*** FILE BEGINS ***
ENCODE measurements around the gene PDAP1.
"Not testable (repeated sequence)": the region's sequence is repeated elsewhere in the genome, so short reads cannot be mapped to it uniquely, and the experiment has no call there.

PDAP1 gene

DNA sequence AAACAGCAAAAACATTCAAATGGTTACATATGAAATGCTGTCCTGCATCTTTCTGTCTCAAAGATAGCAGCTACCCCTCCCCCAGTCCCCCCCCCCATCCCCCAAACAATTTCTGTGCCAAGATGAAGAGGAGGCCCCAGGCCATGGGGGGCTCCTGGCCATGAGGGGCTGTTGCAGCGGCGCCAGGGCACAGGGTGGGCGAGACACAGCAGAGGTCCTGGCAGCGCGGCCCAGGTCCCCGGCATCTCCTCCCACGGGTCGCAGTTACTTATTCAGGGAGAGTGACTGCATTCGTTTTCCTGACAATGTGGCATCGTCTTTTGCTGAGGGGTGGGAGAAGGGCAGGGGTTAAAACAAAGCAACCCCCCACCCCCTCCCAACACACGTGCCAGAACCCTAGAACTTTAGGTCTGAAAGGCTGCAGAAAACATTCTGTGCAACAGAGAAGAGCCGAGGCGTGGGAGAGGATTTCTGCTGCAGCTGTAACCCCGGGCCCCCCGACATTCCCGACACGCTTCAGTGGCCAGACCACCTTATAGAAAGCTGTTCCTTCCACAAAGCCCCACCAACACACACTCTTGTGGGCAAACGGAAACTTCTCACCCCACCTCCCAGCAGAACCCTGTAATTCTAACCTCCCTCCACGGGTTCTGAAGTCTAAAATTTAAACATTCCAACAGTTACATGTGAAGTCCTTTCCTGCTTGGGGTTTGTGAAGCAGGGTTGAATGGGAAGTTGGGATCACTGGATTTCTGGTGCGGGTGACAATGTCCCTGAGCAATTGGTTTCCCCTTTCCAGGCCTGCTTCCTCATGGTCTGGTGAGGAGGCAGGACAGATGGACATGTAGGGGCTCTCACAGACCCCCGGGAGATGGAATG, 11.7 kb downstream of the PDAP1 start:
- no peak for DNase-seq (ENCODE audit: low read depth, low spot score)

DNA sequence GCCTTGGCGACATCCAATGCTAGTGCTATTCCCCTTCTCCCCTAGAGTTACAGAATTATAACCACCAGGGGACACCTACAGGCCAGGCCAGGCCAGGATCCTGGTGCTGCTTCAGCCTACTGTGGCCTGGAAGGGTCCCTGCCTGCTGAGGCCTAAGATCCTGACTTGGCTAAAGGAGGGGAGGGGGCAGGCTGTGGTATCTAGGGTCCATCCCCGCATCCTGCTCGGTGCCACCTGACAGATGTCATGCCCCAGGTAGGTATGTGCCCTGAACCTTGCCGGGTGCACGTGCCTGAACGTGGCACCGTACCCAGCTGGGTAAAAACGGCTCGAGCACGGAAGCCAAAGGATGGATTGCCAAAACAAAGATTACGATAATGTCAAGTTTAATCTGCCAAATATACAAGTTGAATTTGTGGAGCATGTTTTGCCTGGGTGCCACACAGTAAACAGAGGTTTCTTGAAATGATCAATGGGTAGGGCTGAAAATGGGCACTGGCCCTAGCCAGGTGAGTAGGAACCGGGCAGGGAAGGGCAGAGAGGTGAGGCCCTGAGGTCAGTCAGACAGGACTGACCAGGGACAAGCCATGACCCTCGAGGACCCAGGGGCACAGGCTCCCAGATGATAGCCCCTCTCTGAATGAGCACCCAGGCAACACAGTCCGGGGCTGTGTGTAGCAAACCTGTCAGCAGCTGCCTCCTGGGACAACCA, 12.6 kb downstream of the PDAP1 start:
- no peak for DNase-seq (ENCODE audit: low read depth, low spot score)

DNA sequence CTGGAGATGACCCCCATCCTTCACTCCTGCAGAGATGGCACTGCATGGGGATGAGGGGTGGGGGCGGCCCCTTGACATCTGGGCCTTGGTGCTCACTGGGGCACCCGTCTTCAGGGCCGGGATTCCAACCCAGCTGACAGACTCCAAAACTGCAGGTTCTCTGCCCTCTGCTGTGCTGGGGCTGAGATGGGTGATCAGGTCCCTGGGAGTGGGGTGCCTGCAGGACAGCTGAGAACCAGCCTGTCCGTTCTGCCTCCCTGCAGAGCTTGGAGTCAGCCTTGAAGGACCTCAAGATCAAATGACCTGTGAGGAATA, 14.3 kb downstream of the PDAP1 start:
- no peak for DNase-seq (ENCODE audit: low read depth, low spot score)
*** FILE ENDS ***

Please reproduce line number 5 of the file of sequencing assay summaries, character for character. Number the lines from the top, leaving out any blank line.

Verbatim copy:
- no peak for DNase-seq (ENCODE audit: low read depth, low spot score)